As David Claudie, previous chair of Cape York, stated in the recent annual report “The land can exist without people, but people cannot exist without the land.”

The people of Cape York are dependent on the land being healthy and productive. In 2014, the Cape York population is estimated at around 17,000, 57 per cent of whom are Indigenous. Most people (around 70%), live in towns of 1,000 people or greater. Conservation and natural resource management programs amount to approximately 200 jobs and less than $20 million. Strong and resilient livelihoods require good planning, awareness for sustainability, ability to adapt to changes, strong governance, explorations to diversify economic land uses and well-managed businesses. Core to sustainable land management is an awareness that people are the stewards of these valuable places, and their livelihoods are dependent on it.


People recognise the importance of the natural environment in ensuring their continued livelihoods and lifestyle. The small and close-knit communities value the limited jobs and incomes that come from managing the land. But people often talk about other parts of their lifestyle when mentioning Cape York: the weather and tropical climate, open spaces, recreation, food and materials from the land.

What's changing?

While some suggest that population growth is currently around two per cent, the population in 2014 was much the same as it was 20 years ago. In 1995 CYPLUS reported a Cape York population of 18,000. Nevertheless, there has been a major shift in the livelihoods and management of natural resources.

There have been shifts in land tenure from leasehold to Aboriginal freehold, improved access to country through Native Title and an increase in the national reserve system of parks and nature reserves. This has led to more Indigenous people going back to country, resulting in challenges and incremental improvements in capacity and governance. Currently, people are moving towards more integrated systems of health, education and arts within the NRM sector. There was a recent change in landholders’ alternative income streams through the uptake of the Carbon Farming Initiative.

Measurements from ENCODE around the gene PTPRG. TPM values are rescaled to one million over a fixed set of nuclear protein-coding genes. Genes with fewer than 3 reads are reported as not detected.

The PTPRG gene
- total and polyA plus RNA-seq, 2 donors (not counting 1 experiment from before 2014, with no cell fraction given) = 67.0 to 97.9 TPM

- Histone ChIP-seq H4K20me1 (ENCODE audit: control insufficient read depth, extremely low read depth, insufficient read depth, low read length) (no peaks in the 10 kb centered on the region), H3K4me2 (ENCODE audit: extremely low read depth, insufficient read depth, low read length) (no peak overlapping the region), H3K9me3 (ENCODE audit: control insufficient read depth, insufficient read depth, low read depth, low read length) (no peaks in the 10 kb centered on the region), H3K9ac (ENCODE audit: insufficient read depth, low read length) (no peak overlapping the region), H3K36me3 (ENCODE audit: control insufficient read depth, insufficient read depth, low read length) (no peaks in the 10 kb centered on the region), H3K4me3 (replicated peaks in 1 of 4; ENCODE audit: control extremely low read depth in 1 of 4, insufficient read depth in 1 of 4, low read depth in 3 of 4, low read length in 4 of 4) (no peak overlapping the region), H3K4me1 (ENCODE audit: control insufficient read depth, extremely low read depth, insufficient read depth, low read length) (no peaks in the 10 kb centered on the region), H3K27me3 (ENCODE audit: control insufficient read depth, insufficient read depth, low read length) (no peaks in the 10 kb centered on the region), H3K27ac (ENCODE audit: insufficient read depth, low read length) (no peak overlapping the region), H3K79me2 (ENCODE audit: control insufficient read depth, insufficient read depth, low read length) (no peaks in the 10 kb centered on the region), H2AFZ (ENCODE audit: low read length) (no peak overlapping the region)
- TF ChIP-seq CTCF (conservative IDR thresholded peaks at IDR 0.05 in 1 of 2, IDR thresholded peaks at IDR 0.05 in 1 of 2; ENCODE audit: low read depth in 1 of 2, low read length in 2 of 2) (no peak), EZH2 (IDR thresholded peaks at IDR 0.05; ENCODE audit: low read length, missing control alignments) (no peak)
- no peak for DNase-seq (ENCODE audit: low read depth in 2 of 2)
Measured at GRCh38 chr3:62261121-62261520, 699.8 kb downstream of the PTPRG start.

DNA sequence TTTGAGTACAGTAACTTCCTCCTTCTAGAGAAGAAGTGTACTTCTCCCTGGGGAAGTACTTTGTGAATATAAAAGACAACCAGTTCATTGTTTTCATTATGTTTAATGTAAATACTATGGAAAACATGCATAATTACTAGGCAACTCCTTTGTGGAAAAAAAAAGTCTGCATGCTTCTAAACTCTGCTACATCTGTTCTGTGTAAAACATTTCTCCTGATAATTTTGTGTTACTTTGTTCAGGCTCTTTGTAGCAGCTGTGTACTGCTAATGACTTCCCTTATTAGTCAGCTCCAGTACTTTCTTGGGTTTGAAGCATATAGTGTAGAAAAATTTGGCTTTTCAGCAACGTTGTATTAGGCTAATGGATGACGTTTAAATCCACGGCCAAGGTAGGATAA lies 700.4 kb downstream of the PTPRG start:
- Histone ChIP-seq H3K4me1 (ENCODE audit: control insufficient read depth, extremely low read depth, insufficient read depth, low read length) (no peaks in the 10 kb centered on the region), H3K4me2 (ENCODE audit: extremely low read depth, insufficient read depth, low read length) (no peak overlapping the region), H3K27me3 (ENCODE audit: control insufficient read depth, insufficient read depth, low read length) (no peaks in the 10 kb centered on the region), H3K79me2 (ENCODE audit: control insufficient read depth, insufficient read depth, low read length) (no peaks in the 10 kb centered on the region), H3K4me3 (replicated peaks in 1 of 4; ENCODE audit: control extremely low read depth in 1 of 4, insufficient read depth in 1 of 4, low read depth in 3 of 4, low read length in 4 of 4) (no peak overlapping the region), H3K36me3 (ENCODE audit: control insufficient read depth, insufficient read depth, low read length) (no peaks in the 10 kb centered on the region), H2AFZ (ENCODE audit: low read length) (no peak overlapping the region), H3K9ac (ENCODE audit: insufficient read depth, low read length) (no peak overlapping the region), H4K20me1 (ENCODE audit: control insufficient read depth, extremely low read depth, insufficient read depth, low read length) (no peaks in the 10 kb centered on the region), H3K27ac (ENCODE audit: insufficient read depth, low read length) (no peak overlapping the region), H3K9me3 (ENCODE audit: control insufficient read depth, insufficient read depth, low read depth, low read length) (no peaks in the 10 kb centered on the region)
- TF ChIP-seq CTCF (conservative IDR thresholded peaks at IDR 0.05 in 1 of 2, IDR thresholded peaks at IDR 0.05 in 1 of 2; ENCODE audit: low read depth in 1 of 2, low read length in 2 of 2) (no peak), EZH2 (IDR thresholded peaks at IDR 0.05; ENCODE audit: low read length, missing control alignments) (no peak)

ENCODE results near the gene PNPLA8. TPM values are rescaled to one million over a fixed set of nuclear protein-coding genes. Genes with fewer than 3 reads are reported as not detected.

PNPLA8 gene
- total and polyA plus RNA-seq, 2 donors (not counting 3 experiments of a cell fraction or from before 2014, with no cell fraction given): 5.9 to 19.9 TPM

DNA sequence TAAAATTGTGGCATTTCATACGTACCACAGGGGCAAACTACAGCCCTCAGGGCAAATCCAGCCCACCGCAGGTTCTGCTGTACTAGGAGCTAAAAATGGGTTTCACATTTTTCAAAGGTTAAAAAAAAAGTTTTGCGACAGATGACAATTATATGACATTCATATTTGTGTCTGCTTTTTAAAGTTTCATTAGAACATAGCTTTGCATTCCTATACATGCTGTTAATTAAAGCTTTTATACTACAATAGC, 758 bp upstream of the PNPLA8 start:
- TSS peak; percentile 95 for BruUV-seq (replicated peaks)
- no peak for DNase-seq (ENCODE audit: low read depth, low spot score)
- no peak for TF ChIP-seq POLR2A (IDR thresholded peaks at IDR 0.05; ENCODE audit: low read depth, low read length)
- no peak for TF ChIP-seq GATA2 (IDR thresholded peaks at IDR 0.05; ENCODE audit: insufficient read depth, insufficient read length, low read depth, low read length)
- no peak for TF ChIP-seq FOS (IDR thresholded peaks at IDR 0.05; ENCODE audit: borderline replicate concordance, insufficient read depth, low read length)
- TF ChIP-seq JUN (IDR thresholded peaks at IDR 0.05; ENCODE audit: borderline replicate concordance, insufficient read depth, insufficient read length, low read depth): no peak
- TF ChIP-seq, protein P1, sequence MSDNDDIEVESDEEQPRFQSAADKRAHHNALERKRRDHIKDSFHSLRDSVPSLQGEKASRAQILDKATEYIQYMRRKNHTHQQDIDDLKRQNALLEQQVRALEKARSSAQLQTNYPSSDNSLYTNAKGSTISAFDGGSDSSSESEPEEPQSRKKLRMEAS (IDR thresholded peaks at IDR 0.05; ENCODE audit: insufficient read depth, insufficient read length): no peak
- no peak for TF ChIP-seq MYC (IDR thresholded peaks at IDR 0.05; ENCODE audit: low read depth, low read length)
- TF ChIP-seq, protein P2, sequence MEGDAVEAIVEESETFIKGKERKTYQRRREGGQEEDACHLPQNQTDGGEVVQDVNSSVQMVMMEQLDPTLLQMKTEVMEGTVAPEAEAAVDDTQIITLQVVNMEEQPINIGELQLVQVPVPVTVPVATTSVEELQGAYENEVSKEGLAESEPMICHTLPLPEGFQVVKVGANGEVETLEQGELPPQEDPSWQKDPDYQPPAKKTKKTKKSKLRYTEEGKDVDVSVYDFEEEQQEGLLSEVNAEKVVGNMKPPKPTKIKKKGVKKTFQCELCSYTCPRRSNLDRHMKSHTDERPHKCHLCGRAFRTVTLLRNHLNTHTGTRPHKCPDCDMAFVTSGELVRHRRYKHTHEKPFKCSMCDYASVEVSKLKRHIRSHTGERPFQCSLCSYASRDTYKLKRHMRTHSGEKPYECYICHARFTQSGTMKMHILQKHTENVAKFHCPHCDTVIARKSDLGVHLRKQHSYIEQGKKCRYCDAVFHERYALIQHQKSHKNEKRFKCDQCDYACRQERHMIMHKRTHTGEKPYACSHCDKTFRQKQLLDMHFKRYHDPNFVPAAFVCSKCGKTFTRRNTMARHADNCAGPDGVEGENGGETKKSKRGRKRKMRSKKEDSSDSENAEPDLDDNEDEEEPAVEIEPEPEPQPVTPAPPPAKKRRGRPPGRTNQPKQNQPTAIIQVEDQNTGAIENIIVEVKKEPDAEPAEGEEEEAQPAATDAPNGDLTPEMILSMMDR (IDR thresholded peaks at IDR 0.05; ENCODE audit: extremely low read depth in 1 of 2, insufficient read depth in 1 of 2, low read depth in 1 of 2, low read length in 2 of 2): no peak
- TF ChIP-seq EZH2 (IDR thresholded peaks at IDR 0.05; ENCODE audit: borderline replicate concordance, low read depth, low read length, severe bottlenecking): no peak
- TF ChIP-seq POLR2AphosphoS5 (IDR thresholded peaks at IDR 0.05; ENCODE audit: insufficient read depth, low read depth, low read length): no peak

What are the key issues?

Political division of people and poor coordination across the landscape are often on top of the list of people’s concerns about resource management on Cape York. Healing these divisions is made harder by land tenure insecurity and top-down legislation and planning that do not hear local voices. People are concerned about the economic and environmental sustainability of the land.

Improving sustainability can be achieved by looking for ways to enable new ideas to emerge, such as through ecosystem services markets, while helping with traditional industries. This can be achieved by improving education, promoting communications, building trust, empowering Indigenous groups and developing business skills.

Aspirational Program Goals

  • Diverse, strong, resilient, sustainable and economically viable livelihoods.
  • Integration of Indigenous and conservation values to promote ecologically sustainable development on Cape York.
  • People working together to care for Cape York's ecosystems and to promote the sustainable use of Cape York’s natural resources.